Monkeys can learn to see themselves in the mirror
Unlike humans and great apes, rhesus monkeys don’t realize when they look in a mirror that it is their own face looking back at them. But, according to a new report, that doesn’t mean they can’t learn. What’s more, once rhesus monkeys in the study developed mirror self-recognition, they continued to use mirrors spontaneously to explore parts of their bodies they normally don’t see.
These baby turtles confiscated from wildlife traffickers are now safe in their new home at the National Mississippi River Museum & Aquarium.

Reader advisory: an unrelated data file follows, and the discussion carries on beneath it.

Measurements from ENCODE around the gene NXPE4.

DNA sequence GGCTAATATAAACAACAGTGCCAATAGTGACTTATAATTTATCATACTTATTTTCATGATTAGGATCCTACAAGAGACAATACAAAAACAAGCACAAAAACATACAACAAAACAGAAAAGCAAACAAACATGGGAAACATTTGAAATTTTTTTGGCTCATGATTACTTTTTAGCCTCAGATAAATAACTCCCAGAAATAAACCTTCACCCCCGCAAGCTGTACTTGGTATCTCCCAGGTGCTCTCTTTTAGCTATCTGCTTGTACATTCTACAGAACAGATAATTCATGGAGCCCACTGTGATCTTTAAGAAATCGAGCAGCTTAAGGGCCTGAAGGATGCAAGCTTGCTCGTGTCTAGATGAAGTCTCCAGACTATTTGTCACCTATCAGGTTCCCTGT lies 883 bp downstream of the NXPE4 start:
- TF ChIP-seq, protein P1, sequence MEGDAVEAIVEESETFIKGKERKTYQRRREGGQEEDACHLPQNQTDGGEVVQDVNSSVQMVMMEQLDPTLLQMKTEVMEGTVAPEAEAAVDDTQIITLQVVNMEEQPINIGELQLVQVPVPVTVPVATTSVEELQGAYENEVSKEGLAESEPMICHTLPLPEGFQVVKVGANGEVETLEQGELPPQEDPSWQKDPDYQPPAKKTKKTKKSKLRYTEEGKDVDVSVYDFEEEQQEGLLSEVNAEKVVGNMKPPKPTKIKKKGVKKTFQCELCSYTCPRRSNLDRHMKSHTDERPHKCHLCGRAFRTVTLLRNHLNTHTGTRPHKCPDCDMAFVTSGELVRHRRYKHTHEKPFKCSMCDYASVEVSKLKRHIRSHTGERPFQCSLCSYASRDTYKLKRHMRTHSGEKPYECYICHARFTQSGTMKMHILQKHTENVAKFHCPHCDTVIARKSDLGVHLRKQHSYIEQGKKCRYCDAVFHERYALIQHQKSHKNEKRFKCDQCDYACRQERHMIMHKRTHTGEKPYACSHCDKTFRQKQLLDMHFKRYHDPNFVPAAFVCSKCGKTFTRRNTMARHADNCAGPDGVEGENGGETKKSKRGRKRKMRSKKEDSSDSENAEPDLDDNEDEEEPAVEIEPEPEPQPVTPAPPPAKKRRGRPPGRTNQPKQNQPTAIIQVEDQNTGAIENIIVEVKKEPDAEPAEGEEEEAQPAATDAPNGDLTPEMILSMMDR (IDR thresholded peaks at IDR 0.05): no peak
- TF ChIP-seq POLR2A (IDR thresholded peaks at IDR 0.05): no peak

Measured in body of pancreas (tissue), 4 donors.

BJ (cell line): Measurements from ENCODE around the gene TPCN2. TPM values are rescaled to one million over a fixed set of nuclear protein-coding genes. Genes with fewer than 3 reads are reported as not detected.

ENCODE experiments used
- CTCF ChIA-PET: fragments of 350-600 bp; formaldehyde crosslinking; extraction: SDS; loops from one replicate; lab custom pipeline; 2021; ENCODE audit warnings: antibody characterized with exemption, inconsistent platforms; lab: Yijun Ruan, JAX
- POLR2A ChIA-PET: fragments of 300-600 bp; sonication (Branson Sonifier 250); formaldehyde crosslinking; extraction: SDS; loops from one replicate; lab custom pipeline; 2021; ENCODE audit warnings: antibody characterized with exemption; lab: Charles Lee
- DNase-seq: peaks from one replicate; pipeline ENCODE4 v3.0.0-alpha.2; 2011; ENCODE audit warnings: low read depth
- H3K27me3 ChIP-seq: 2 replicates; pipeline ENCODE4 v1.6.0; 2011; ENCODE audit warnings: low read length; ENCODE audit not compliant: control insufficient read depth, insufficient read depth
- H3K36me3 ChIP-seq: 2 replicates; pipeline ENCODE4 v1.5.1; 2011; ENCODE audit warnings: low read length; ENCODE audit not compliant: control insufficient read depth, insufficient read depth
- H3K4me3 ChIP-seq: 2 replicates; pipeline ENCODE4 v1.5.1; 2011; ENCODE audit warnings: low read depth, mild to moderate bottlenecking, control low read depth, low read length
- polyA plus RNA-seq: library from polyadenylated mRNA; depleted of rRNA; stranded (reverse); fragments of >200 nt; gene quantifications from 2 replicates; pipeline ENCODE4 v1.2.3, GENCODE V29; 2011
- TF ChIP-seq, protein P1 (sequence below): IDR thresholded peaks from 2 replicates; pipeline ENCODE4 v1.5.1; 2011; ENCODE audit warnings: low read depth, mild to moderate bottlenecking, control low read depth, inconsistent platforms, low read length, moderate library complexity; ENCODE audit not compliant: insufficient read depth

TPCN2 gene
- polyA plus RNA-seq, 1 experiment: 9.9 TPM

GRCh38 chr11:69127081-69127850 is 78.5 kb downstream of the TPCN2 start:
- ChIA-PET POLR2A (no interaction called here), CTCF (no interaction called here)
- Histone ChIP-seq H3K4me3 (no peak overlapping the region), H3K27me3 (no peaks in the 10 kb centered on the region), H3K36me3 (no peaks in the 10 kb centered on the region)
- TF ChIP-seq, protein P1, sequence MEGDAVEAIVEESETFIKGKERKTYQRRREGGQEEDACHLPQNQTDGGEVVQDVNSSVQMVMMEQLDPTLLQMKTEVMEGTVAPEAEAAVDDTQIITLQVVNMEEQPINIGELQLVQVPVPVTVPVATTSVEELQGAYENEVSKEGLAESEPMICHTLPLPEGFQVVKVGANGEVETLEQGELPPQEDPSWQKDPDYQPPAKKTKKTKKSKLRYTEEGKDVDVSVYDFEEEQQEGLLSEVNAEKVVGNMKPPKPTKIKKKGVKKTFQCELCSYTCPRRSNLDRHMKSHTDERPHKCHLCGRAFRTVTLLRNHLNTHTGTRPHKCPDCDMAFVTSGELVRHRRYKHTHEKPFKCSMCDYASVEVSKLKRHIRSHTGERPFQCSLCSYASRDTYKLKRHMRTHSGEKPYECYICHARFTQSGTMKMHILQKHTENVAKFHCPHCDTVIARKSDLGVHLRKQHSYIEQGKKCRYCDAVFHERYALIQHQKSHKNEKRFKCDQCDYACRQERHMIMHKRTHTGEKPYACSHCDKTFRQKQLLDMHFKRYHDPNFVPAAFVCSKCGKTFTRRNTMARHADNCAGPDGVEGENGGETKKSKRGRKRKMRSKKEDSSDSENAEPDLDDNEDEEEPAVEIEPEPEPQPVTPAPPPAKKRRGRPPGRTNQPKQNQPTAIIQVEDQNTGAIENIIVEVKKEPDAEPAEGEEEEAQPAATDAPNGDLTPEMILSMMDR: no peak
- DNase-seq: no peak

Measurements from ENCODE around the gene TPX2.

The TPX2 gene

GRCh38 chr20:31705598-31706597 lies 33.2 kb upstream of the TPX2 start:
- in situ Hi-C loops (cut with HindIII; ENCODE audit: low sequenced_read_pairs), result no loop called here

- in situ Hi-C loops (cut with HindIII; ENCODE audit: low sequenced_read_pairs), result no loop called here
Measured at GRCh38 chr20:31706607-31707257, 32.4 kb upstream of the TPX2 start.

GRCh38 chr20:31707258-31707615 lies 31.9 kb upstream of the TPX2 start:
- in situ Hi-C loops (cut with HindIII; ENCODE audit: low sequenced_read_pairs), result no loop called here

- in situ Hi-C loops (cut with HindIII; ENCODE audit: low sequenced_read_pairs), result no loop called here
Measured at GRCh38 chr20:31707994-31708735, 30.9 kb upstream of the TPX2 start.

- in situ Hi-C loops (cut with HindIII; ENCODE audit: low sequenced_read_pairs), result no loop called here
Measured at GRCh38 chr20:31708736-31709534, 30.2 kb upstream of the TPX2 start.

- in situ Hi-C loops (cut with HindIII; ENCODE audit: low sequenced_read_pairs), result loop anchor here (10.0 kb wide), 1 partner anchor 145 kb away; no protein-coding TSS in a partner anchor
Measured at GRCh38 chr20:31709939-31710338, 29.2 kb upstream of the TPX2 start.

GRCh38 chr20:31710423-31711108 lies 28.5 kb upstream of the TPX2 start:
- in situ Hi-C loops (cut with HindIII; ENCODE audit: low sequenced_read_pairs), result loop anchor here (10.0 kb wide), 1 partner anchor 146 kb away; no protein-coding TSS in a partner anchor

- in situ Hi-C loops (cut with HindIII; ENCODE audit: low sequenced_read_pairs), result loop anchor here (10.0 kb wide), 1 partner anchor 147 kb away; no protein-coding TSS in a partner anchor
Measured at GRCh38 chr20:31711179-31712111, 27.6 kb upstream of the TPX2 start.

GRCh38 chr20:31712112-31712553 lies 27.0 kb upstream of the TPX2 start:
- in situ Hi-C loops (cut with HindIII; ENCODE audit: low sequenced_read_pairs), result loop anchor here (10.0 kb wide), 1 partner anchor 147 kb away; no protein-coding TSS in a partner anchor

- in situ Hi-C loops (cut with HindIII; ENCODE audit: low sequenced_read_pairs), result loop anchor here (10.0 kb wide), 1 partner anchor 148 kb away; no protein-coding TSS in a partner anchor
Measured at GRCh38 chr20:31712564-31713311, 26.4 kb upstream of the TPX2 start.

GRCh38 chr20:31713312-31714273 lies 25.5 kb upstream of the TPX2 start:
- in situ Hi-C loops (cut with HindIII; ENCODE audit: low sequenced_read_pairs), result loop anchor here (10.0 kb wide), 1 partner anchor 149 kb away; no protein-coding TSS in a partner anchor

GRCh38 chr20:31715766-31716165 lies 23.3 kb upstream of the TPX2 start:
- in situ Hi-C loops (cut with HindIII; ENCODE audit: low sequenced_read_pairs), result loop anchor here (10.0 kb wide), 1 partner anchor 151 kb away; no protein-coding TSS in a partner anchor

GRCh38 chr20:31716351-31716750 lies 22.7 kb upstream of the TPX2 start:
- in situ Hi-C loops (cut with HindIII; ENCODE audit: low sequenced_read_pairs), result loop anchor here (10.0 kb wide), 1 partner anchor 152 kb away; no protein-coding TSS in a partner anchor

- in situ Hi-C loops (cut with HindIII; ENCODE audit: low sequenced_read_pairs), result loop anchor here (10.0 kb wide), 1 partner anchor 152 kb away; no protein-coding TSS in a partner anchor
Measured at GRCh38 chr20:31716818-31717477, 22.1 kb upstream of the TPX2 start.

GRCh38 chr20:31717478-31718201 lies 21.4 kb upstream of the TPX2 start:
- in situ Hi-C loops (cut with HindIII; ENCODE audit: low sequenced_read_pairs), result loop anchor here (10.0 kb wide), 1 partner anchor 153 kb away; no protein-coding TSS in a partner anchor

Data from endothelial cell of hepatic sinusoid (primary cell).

The young Wood, Blanding’s, and Loggerhead Musk Turtles are part of a shipment of more than 200 hatchlings intercepted by the United States Fish & Wildlife Service (USFWS). The Turtles were bound for export to China, where they would feed the demand for turtle meat, exotic pets, and Traditional Chinese Medicine.
Thousands of turtles and tortoises are sold illegally every day in markets throughout China and Southeast Asia. The International Union for Conservation of Nature, or IUCN, states that up to 50 percent of Asian Turtle species are now Endangered, and that number is rising. In fact, tortoises and freshwater turtles are the most threatened of any major group of terrestrial (land-dwelling) vertebrates – more than mammals, birds, or amphibians.